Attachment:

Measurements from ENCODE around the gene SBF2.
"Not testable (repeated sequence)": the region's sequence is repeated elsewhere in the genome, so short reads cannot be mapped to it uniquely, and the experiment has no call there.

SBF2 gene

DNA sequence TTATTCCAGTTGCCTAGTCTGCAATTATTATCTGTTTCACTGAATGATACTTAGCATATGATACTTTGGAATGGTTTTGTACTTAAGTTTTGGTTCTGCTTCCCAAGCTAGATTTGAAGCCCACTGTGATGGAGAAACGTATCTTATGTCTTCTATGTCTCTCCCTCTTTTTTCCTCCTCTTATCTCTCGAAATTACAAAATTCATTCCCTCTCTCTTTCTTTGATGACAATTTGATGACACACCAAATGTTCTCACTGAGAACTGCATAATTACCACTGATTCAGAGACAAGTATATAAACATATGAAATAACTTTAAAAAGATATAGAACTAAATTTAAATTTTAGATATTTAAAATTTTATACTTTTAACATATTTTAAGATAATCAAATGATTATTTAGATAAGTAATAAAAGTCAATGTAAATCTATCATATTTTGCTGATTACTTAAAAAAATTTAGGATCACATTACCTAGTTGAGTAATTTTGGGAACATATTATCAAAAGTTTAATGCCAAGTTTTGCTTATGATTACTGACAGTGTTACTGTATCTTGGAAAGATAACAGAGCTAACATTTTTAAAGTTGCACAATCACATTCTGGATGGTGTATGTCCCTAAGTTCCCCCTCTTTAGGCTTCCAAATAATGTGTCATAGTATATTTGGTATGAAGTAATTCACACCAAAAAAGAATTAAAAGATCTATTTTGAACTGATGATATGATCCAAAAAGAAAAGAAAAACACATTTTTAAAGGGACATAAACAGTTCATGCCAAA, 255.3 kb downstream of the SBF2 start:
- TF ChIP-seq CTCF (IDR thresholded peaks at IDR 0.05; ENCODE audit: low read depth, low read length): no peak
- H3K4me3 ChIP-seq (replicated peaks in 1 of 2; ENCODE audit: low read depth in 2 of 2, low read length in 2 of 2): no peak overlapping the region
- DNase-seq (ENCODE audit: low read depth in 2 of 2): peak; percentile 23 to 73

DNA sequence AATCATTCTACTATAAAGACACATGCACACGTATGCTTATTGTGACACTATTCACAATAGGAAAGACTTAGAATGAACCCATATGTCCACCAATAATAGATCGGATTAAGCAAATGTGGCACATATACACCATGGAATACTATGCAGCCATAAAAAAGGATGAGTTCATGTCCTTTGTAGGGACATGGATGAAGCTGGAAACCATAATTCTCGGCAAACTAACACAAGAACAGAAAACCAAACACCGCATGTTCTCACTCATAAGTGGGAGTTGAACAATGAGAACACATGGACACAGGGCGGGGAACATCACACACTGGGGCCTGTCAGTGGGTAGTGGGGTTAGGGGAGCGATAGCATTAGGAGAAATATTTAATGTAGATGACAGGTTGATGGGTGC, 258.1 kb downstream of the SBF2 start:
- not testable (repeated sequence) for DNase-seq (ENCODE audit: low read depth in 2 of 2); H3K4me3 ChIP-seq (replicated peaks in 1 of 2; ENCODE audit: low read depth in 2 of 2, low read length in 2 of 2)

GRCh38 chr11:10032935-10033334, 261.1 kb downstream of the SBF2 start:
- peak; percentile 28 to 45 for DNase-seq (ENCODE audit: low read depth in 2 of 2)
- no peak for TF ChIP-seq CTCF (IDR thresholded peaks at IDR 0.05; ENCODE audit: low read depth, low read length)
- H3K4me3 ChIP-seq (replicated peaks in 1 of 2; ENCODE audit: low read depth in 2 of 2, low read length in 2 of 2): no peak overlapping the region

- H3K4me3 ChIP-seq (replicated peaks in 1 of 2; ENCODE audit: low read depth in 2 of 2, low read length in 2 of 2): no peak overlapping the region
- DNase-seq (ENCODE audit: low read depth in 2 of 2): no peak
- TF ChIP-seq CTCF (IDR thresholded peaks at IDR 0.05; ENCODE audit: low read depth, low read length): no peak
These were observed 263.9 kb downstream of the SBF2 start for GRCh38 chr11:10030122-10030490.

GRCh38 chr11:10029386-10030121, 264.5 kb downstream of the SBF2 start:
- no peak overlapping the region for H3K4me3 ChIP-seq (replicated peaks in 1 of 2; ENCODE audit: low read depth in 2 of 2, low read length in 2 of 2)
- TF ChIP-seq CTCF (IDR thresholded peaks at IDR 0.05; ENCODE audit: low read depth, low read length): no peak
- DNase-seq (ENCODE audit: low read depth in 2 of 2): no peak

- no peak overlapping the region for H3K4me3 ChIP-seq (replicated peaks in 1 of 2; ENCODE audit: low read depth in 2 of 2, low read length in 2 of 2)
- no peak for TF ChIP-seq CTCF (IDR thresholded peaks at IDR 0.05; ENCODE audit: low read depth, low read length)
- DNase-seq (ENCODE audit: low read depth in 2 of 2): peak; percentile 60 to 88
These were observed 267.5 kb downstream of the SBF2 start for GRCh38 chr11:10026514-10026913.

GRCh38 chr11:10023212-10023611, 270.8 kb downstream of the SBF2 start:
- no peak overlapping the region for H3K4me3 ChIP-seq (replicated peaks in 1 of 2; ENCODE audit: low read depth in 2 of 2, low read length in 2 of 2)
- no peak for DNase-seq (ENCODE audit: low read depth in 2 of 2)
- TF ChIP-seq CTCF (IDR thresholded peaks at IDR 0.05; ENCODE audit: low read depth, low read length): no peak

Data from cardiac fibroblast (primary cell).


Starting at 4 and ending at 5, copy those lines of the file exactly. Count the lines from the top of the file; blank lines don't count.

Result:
DNA sequence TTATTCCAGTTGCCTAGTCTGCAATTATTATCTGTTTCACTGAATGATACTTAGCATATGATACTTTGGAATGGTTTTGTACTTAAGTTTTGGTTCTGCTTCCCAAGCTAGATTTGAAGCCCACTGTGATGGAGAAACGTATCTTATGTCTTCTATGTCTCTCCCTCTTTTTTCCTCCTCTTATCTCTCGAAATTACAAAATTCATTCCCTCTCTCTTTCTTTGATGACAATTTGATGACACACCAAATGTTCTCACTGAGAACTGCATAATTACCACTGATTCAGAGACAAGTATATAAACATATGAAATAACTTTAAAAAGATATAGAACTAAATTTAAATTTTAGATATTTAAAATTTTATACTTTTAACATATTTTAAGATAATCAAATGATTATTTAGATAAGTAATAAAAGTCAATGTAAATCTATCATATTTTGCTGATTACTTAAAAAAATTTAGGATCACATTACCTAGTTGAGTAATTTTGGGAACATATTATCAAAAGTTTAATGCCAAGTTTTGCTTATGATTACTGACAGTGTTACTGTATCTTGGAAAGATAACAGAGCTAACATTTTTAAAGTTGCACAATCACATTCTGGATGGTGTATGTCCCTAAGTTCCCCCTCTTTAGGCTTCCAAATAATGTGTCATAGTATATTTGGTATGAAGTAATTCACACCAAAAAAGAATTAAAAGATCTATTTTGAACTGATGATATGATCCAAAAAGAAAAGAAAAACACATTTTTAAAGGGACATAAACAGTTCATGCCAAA, 255.3 kb downstream of the SBF2 start:
- TF ChIP-seq CTCF (IDR thresholded peaks at IDR 0.05; ENCODE audit: low read depth, low read length): no peak